"10 person, 1000 kg maximum load".
As the doors were finally allowed to close, just below the stamped plate a tansluscent panel I had never noticed before started to causally blink red. The red sign was blinking this message:
Eventually, after confirming that the elevator car would indeed not move until the load was changed, about 2 or 3 people got off. The doors closed again and with only 14 or so people squashed inside off we went.
Its conforting to know that the elevator designers do not rely on individuals to actually read their signs.
Sunday, April 23, 2006
While it is probable that some of the markup for which Americans pay when buying movies comes from the increased cost of labor in the US (or the cost of shipping product from countries with cheaper labor, like China), some of it also comes from all the packaging and advertising in the States. Here in China, most movies are sold in simple plastic slipcovers with a cardboard insert containing all the relevant box art, with the DVD tucked into a tiny protective baggie or envelope. And, although American production houses invest millions in TV advertising and movie trailers, movies are not really advertised here in Beijing. At $1.50, they don't need to be. The average person can easily afford to buy a movie on the merits of the cast/director/box art alone.
Anyhow, for those who are interested in reading MSNBC's coverage of this story, click here.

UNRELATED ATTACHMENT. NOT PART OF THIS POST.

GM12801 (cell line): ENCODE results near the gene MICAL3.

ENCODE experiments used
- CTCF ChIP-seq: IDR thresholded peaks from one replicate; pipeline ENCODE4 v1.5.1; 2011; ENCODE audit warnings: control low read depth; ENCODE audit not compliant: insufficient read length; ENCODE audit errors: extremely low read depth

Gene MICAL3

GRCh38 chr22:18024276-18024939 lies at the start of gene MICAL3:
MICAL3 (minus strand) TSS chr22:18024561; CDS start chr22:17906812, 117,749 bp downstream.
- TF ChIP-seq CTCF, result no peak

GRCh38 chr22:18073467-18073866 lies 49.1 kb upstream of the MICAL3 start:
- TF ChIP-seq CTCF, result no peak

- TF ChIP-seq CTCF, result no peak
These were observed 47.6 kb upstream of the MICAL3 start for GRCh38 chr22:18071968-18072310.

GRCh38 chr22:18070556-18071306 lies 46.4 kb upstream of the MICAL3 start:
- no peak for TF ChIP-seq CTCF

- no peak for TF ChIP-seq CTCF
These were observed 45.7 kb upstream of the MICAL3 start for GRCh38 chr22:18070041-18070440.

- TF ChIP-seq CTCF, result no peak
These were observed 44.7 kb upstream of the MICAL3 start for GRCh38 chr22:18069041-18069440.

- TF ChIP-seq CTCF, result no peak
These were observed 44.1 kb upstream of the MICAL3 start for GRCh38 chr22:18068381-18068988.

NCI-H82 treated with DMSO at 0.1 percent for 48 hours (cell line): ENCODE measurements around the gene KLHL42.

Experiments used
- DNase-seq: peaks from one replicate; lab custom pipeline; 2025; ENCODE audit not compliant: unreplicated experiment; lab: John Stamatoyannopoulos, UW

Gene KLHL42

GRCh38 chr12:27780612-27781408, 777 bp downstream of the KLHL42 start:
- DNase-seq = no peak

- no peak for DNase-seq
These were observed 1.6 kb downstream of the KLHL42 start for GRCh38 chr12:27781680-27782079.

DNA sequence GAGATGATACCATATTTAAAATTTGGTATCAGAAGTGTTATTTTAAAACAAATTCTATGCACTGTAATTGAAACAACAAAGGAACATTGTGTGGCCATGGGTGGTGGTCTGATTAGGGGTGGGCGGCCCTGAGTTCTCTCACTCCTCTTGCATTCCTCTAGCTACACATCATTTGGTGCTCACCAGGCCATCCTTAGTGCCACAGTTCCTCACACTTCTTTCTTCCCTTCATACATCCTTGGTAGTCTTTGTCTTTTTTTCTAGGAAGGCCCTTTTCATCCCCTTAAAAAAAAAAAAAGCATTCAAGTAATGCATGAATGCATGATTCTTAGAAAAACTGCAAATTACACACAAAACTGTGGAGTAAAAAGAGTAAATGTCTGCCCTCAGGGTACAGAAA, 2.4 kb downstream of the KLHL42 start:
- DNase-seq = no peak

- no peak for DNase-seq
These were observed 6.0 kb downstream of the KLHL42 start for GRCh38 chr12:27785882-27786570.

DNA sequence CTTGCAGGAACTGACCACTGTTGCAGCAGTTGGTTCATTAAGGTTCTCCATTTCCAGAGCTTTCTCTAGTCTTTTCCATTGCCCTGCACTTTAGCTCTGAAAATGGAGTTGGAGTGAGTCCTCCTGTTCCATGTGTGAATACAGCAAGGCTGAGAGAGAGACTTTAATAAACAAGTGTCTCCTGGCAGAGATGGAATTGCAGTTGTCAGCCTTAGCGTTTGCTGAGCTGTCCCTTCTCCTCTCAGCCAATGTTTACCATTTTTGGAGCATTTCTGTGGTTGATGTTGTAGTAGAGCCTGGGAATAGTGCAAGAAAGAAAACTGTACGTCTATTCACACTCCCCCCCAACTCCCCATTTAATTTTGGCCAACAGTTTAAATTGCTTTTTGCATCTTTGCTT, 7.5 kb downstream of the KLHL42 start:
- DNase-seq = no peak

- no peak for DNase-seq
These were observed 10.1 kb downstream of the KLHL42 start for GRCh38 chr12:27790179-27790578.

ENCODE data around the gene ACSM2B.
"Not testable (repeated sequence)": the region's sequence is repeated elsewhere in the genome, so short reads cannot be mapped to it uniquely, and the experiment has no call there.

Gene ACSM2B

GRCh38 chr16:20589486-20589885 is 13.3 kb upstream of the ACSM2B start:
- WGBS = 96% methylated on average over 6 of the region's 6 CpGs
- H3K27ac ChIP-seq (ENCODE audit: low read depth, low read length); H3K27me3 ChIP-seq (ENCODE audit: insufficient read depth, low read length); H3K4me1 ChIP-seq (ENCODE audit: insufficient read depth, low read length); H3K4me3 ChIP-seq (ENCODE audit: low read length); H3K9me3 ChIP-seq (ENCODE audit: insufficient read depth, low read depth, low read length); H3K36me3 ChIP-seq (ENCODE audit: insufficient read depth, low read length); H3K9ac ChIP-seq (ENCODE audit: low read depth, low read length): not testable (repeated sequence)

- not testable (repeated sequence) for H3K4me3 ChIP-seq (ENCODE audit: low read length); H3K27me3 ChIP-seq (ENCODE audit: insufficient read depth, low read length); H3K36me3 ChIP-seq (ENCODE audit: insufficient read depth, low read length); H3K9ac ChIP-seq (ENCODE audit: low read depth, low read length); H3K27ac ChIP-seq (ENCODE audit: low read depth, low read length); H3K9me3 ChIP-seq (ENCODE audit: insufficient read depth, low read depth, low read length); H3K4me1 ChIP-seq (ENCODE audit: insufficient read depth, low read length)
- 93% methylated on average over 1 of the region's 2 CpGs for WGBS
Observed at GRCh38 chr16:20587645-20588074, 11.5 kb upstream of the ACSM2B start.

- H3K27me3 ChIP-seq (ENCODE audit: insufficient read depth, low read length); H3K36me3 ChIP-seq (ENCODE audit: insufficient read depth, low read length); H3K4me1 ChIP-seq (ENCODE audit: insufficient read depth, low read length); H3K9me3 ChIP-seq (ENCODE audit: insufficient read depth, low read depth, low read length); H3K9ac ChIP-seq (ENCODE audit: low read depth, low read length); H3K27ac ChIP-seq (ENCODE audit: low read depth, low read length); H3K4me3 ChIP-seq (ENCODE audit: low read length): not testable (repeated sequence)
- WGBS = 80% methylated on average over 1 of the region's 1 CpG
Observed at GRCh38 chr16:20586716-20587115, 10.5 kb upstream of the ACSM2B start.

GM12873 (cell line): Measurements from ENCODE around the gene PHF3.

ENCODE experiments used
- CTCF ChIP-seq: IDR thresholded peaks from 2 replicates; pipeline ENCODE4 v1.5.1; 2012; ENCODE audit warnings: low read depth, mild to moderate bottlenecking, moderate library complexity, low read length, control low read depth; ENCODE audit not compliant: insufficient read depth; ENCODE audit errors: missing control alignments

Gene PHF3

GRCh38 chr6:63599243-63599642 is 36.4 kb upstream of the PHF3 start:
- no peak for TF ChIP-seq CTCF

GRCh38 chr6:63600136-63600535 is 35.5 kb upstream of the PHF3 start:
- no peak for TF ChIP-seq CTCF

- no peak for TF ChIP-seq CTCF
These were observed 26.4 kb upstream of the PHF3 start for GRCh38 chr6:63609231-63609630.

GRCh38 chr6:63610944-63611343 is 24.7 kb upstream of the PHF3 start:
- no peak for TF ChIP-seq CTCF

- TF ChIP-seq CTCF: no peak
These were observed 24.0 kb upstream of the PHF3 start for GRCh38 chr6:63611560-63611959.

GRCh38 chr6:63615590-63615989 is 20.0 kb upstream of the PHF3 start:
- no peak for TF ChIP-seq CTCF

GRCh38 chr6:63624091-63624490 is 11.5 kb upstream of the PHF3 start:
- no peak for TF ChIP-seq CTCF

Saturday, April 22, 2006
One of the Mimouna traditions is the baking of mofleta. Mofleta is made from flour and water and rolled very thin so that they almost look like crepes. They are then fried and eaten with sweet toppings like honey and butter. Since the only flour products we had eaten for the past week were matzah crackers, this was quite the treat. We used this recipe and they looked something like the ones being made by the woman in this picture.
As an added step in the right direction, we also baked a challah load for Shabbat this week to really get back in the swing of eating bread.
Thursday, April 20, 2006
Tuesday, April 18, 2006
Sunday night there was a storm, but the reason we knew that it was a storm and not just a little wind is that the next morning everything was covered in about 1/8" of red/brown dirt. When Cara went to her language class there was a crew vacuuming the dirt from the 10 foot wide tiled area that surrounds that tower.
As this is being typed, the wind is blowing again. We thought we could see the storm rolling in earlier this evening, but it might have just been smog - its hard to tell sometimes.
Not that we want to be caught out in one of these things, but we are hoping to actually see one eventually. Don't worry, we'll be sure to take photos if we do.
Monday, April 17, 2006
The Passover story contains some info about a roasted lamb. There is even a roasted lamb shank bone on the sedar plate as a reminder of the story.
This was the first Passover sedar that Michael and I had ever hosted together so we wanted to include lamb on the menu and ideally have our very own roasted lamb bone for the sedar plate. Now Michael is not a really big lamb fan, but he did have a dish the other week up in Harbin that he really enjoyed so we decided to try to make it here at home. Please bare in mind that this was going to be our first venture into the lamb cooking arena.